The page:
3.a3?!

<This move isn't necessary. The game is about to get quite open (lots of piece activity), so it was defitenitely better to continue development.>

3...Nf6 4.Nc3 Bc5

<Here we can see because of 3.a3?! your opponent has developed 3 pieces (Nc6, Nf6, Bc5), while you have developed 2 pieces (Nc3, Nf3).>

5.h3?!

<Again, spending time for unnecessary pawn move. I noticed you like to play a3 & h3 / a6 & h6, but it really isn't good strategy. No need to know (memorize) opening THEORY here. Just opening PRINCIPLES.>

5...d5

<If you have development advantage, open the position for your pieces!>

6.exd5 Nxd5 7.Nxd5 Qxd5 8.c4??

<Notice how d4 will now be practically owned by your opponent. The concept of strong/weak squares (check out some games of W.Steinitz) is fundamental part of strategy. Also, c4 blocks your pieces (Bf1)>

8...Qe4+ 9.Be2 Nd4 10.0-0??

<Leaving Be2 hanging. Tactics - unprotected pieces.>

10...Nxe2+



If you feel you have lost more games because of same reasons - tactics, strategy (opening principles) - you know the areas where you have to improve. And then you need to master endings, too ;-)
thunker 20 ( +1 | -1 )
awingman Sorry - didn't read your question properly. I thought you were just looking for a single, good basic book on theory.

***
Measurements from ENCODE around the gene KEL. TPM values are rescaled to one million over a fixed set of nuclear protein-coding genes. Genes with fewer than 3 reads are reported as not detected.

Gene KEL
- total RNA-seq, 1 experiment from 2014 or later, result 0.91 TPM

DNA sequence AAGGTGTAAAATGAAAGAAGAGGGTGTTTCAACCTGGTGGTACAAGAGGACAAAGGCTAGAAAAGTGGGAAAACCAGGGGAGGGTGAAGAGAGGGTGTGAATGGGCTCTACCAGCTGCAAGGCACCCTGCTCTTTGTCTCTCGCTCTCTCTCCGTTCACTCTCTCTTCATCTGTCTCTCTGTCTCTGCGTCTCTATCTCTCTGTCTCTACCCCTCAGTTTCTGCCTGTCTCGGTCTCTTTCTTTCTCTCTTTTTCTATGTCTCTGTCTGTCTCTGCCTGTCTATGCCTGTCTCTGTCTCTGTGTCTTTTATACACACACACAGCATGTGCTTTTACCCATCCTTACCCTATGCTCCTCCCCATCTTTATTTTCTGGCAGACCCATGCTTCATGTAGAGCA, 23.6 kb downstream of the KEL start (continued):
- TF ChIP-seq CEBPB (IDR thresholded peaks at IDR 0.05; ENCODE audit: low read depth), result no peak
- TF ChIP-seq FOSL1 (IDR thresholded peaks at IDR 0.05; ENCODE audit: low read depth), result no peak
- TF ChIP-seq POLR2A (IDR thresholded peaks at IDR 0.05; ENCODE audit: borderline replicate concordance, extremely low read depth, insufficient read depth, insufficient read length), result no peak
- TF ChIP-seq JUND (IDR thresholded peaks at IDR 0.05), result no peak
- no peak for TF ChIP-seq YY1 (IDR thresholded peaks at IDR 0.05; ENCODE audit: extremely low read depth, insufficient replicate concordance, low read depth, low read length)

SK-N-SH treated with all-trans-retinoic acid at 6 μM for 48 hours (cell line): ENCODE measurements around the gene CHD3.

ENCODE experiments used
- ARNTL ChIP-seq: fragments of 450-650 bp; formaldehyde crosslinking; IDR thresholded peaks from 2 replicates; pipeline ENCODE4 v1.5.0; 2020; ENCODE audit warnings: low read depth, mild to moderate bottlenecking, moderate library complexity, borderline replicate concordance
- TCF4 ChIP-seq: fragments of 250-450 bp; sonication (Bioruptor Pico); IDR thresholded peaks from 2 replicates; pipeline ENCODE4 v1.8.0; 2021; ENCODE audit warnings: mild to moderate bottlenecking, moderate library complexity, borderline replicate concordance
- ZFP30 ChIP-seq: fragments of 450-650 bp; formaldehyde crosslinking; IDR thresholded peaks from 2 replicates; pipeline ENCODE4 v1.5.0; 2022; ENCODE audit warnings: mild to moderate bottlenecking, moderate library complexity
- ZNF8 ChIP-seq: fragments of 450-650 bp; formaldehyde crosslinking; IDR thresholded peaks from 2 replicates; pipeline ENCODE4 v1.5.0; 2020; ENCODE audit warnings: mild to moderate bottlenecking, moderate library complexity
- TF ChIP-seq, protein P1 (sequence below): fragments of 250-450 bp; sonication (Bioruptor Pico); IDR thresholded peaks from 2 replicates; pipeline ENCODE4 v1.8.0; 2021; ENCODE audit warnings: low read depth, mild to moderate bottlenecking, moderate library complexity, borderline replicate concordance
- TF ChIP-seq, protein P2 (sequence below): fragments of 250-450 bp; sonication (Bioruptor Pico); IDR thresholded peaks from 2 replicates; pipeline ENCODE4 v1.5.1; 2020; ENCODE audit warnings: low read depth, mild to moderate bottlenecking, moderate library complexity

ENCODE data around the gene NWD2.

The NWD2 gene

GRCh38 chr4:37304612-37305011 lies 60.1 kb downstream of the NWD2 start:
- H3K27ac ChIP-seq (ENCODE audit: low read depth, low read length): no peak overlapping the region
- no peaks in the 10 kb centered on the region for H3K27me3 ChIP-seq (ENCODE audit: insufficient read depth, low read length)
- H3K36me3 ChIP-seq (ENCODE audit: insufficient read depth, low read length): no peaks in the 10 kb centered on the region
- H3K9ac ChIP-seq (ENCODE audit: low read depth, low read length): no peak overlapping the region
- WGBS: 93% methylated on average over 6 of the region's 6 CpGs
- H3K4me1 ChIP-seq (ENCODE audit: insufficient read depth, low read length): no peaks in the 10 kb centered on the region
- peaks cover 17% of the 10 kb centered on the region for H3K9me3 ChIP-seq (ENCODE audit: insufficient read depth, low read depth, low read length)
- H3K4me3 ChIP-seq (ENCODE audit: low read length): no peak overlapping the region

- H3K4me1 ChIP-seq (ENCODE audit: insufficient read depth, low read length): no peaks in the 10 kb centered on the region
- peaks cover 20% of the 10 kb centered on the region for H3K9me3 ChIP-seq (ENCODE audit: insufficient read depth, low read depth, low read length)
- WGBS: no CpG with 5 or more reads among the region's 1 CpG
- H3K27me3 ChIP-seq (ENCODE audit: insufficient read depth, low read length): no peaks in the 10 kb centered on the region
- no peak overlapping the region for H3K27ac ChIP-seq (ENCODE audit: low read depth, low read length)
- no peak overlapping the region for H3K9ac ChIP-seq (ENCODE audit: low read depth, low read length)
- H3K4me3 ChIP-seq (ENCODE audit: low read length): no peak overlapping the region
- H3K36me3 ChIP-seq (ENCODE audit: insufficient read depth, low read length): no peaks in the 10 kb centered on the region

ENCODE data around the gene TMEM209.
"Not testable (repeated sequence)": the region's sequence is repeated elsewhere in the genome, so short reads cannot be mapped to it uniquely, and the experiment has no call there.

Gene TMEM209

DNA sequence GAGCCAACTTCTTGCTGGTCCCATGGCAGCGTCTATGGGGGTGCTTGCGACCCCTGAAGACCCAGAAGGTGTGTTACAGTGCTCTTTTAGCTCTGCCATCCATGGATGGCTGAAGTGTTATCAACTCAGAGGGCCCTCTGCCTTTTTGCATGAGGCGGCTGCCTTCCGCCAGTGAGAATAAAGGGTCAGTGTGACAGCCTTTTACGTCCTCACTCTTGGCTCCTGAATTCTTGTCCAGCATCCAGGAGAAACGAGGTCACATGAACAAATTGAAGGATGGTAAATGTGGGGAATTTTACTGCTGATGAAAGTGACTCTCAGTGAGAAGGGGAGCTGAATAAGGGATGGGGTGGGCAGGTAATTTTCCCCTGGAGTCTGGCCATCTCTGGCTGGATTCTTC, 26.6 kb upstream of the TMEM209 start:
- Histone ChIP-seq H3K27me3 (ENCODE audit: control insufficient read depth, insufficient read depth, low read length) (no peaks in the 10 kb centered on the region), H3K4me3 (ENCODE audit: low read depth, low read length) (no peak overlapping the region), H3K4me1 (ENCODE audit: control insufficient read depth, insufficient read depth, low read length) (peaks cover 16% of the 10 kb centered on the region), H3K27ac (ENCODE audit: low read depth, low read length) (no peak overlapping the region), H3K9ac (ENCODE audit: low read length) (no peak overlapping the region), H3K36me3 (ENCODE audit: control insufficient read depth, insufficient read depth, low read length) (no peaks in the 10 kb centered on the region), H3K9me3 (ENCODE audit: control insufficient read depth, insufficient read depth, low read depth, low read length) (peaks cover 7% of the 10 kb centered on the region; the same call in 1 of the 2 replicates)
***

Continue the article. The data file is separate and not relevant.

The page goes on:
Not a book for more advanced stuff. My apologies.
awingman 5 ( +1 | -1 )
No problem thunker, I probably need that too.
i_play_slowly 76 ( +1 | -1 )
Added Thoughts The classic comprehensive chess book is undoubtedly "Lasker's Manual of Chess." For decades it was the book that players of all strengths, from beginners to masters, read over and over again. It is still probably the best comprehensive chess book, and it is very easy to find, but the style of writing is now extremely old fashioned.
*
Eric Schiller has written several comprehensive chess books. He appears to be extremely popular, perhaps because he is very easy to understand. However, book critics and strong players generally hate him. The usual claim is that his books are filled with mistakes. Jealousy perhaps?
*
You can find reader reviews of all these books at amazon.com. Please let us know which book you finally choose.

velvetvelour 139 ( +1 | -1 )
I agree with i_play_slowly, however Lasker's Manual of Chess hasn't gotten a revision in over forty years and reprints still use an archaic form of descriptive notation: Nf3 = Kt-KB3.

Siegbert Tarrasch's: "The Game of Chess" is better for this reason, it covers similar ground as an "all-in-one" manual, and it's been reprinted in algebriac. The old Edwardian/Gothic style of prose shouldn't prove too much a hazard for the dedicated reader (might even enhance it vis-a-vis the staid way of technical writing these days). Tarrasch's love for chess is infectuous (reknowned as Germany's Greatest Teacher of the game) and he was also quite the wit in his day.